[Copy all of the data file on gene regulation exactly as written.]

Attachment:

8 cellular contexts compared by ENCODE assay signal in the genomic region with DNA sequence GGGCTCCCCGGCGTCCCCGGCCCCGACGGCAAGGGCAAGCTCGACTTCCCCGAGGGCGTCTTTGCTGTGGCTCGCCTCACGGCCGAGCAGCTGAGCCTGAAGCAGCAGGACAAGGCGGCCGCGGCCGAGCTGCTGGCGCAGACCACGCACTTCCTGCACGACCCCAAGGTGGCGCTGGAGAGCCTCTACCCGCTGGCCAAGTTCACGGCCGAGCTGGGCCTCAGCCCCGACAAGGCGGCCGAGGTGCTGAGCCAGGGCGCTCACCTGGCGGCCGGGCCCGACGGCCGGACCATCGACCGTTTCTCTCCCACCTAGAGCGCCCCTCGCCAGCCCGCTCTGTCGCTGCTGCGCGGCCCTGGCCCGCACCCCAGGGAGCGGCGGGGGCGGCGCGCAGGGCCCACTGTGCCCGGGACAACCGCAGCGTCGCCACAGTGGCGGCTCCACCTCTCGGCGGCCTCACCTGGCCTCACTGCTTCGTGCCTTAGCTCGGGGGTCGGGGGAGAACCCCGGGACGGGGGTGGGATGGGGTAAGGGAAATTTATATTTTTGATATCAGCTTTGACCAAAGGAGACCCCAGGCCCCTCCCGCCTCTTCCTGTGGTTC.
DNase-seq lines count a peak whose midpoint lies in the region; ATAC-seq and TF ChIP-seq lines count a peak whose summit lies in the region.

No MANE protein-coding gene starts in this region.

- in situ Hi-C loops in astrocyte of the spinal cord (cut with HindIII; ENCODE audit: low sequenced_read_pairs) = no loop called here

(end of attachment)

8 cellular contexts compared by ENCODE assay signal in the genomic region with DNA sequence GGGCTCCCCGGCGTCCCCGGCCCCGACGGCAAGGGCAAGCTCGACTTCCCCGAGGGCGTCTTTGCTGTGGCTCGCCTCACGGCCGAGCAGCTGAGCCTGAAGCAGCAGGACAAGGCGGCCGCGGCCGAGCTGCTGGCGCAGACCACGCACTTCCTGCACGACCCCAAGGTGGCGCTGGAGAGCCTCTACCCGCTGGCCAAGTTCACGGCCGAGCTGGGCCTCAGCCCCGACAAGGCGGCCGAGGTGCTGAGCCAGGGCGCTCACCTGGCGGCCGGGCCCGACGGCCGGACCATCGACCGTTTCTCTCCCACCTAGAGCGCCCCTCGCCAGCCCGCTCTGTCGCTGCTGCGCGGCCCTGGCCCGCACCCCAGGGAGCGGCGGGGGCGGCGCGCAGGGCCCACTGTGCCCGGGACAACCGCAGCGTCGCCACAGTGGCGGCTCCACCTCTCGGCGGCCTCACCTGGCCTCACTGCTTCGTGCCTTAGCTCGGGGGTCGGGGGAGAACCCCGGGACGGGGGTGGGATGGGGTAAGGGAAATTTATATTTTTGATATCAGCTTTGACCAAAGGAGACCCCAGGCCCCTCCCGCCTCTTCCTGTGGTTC.
DNase-seq lines count a peak whose midpoint lies in the region; ATAC-seq and TF ChIP-seq lines count a peak whose summit lies in the region.

No MANE protein-coding gene starts in this region.

- in situ Hi-C loops in astrocyte of the spinal cord (cut with HindIII; ENCODE audit: low sequenced_read_pairs) = no loop called here